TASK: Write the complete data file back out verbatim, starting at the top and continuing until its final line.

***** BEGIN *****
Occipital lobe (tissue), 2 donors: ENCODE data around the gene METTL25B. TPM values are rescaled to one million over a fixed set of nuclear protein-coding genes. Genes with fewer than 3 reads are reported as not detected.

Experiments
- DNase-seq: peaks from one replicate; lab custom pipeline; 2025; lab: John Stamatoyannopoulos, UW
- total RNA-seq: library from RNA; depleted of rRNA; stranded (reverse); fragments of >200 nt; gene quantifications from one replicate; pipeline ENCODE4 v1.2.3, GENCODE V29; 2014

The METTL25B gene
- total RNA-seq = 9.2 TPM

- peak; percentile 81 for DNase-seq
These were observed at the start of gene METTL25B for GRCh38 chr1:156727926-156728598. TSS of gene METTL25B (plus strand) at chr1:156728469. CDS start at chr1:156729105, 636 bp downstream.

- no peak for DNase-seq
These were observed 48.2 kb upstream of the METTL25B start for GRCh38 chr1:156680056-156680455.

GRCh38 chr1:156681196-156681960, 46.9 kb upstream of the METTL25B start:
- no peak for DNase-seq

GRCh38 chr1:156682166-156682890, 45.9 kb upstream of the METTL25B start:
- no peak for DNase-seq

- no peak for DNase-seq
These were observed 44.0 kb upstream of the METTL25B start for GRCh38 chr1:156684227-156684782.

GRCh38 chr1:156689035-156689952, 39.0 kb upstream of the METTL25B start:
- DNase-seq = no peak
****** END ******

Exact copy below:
Occipital lobe (tissue), 2 donors: ENCODE data around the gene METTL25B. TPM values are rescaled to one million over a fixed set of nuclear protein-coding genes. Genes with fewer than 3 reads are reported as not detected.

Experiments
- DNase-seq: peaks from one replicate; lab custom pipeline; 2025; lab: John Stamatoyannopoulos, UW
- total RNA-seq: library from RNA; depleted of rRNA; stranded (reverse); fragments of >200 nt; gene quantifications from one replicate; pipeline ENCODE4 v1.2.3, GENCODE V29; 2014

The METTL25B gene
- total RNA-seq = 9.2 TPM

- peak; percentile 81 for DNase-seq
These were observed at the start of gene METTL25B for GRCh38 chr1:156727926-156728598. TSS of gene METTL25B (plus strand) at chr1:156728469. CDS start at chr1:156729105, 636 bp downstream.

- no peak for DNase-seq
These were observed 48.2 kb upstream of the METTL25B start for GRCh38 chr1:156680056-156680455.

GRCh38 chr1:156681196-156681960, 46.9 kb upstream of the METTL25B start:
- no peak for DNase-seq

GRCh38 chr1:156682166-156682890, 45.9 kb upstream of the METTL25B start:
- no peak for DNase-seq

- no peak for DNase-seq
These were observed 44.0 kb upstream of the METTL25B start for GRCh38 chr1:156684227-156684782.

GRCh38 chr1:156689035-156689952, 39.0 kb upstream of the METTL25B start:
- DNase-seq = no peak